You may not know it, but if you have any sort of online presence, you’ve already built a personal brand. Whether you’re on Twitter, Facebook or LinkedIn, your chosen social media channels can say a lot about who you are.
And, the information that’s available about you as a result – whether it’s an impressive portfolio or a dodgy tweet – can be make or break for recruiters, who love a quick Google of their prospective candidates to see what the results throw up.
As Liz Sebag-Montefiore, Director of HR Consultancy 10Eighty, says: “a great CV will increase your chances of getting an interview. It’s an art rather than a science.” And though this is definitely true, sprucing up your online presence can help out your job hunt a great deal too, as Nabila Salem, President at Revolent Group, expands on: “establishing a personal brand ensures you not only stand out, but makes you more memorable as a candidate.”
For recent graduates and young professionals applying for a job, be sure to use these top tips to create an impressive personal brand with your online presence that’s going to knock the socks off the next recruiter that Googles you.
LinkedIn should be your go-to channel for improving your online presence. The largest professional community on the internet, the potential to stand out and look attractive is huge – providing you know what you’re doing. Along with a strong, professional-looking profile photo, here’s what else you should be doing:
Creating a work-friendly Twitter that lets recruiters know of your recent achievements is a good idea for a few reasons. Firstly, it demonstrates consistency with your LinkedIn profile, showing a strong sense of personal branding that makes it easier for employers to connect with you, which provides plenty of opportunity for networking.
Secondly, it ensures that your online presence remains professional. By keeping things work-friendly, you’ll avoid making any missteps or saying the wrong thing. Profane or offensive tweets reflect poorly on you, and could easily be the deciding factor for a recruiter to throw your application in the bin.
If you’ve a body of work that you’re proud of, then it makes sense to let everyone be able to see what you’ve produced. Whether you’re a talented writer, a dedicated blogger, or someone with a knack for graphic design, then be sure to create a portfolio that illustrates your talents to whoever your audience may be.
Try using free-to-use sites like WordPress and Wix to create a website that sums up who you are and shows off your skills. They’re straightforward and simple to use, but the results can be hugely beneficial, presenting your work and achievements in stunning layouts.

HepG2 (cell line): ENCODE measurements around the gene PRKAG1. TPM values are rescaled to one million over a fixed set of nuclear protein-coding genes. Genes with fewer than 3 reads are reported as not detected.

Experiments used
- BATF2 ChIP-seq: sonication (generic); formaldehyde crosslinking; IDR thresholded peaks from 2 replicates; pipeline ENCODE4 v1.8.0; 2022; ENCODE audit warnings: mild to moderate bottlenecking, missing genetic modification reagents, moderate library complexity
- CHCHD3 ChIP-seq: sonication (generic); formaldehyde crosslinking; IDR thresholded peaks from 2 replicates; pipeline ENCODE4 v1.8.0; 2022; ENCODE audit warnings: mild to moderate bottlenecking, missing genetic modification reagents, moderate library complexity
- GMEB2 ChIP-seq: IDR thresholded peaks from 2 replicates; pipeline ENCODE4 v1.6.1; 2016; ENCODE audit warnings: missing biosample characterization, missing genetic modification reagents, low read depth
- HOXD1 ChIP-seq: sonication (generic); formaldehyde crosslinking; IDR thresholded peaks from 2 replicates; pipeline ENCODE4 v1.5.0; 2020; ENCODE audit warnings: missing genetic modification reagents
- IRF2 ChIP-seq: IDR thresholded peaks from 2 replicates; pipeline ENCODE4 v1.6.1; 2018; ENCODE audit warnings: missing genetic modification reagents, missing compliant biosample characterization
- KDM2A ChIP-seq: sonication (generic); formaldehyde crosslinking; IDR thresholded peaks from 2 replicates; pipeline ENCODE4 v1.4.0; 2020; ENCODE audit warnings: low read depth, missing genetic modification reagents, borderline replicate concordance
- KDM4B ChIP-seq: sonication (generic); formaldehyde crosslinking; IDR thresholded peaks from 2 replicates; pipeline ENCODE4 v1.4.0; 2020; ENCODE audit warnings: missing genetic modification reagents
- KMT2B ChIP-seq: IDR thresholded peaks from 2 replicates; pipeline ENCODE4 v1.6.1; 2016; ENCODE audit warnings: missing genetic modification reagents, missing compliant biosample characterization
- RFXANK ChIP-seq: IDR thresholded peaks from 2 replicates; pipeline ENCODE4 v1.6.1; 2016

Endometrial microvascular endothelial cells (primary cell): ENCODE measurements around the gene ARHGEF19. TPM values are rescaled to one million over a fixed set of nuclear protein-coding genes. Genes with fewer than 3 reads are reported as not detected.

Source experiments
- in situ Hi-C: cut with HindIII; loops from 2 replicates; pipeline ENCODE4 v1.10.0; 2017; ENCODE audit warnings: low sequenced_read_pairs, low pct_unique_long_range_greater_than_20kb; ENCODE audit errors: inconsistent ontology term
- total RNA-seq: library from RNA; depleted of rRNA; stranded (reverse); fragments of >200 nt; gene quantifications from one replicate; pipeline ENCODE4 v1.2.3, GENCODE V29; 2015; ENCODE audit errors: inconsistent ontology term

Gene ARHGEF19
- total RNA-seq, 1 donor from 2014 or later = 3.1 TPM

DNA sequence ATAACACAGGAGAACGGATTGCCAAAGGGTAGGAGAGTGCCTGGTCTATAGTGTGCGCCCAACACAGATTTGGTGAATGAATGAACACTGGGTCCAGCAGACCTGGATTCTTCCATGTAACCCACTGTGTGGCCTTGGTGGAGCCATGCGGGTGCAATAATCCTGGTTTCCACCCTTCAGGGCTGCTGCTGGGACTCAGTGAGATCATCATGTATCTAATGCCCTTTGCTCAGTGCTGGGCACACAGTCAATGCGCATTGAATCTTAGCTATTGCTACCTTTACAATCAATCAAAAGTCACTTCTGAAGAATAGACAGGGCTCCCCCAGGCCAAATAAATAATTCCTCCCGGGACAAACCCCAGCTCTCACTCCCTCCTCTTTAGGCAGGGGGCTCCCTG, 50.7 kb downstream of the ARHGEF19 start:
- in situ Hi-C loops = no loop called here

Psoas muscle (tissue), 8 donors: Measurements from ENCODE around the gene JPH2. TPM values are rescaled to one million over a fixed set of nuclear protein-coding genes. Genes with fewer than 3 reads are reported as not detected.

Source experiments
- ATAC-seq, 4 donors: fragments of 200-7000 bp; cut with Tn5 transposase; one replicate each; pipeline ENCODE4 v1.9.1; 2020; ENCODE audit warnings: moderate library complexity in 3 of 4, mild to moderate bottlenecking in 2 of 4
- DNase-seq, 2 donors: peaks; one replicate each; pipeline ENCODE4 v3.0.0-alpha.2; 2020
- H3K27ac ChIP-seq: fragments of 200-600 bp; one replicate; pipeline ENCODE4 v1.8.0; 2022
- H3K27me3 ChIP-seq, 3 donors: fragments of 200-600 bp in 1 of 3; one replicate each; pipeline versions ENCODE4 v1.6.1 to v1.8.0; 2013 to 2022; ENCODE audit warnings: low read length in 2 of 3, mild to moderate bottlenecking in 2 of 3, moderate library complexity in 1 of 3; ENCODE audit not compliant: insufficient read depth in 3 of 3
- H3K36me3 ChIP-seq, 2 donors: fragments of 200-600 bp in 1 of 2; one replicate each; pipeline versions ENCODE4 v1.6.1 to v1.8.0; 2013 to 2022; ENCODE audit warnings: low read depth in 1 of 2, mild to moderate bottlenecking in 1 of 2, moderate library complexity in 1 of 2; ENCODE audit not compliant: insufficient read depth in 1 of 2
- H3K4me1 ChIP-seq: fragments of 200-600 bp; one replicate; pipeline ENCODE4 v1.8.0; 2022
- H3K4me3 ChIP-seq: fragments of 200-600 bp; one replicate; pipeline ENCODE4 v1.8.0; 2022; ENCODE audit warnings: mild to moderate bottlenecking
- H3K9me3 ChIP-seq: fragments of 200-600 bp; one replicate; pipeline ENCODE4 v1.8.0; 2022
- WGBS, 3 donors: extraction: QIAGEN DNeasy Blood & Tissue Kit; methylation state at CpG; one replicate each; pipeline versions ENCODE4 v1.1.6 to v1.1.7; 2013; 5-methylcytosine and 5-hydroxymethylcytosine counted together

Though Facebook is a great way of staying connected with friends, family and, yes, even businesses, you more than likely set up your profile in your younger, wilder years. Which means one or two, shall we say, unprofessional images of yourself may turn up in a recruiter’s search. If these don’t represent the carefully cultivated professional image of who you are today, then it’s a good idea to go back through your Facebook photos, deleting or untagging yourself in these less-than-ideal pictures. Be sure to check your friends’ Facebook walls too – there’s a good chance a pic of you looking a little too drunk might crop up.
Although posting about career achievements and your chosen industry is good, you want your personality to shine through too; you’re only human after all. Post pictures of your family and friends, talk about your favourite sports teams, and tweet what you’ve been up to recently. Doing so makes you appear genuine and creates a more well-rounded representation of who you are.
The trick, however, is to keep it clean. Obviously, there are certain things that are going to put off recruiters. Err on the side of caution when posting anything online, employers don’t always look kindly on anything that might be deemed controversial, so tweet lightly.
If you aren’t sure about how you’re currently presented online, or you want to see how you might be perceived after cleaning up your personal brand, then be sure to Google yourself. If it’s the latter, then you can see how high up in the result page rankings you are, and how frequently your name pops up too. These are the results you want your recruiters to see.
On the other hand, use your Googling to do some more damage control. It’s possible to have these compromising results removed from Google entirely if you feel they’re particularly harmful to your personal branding. Follow the simple steps here to ensure your online presence stays squeaky clean.
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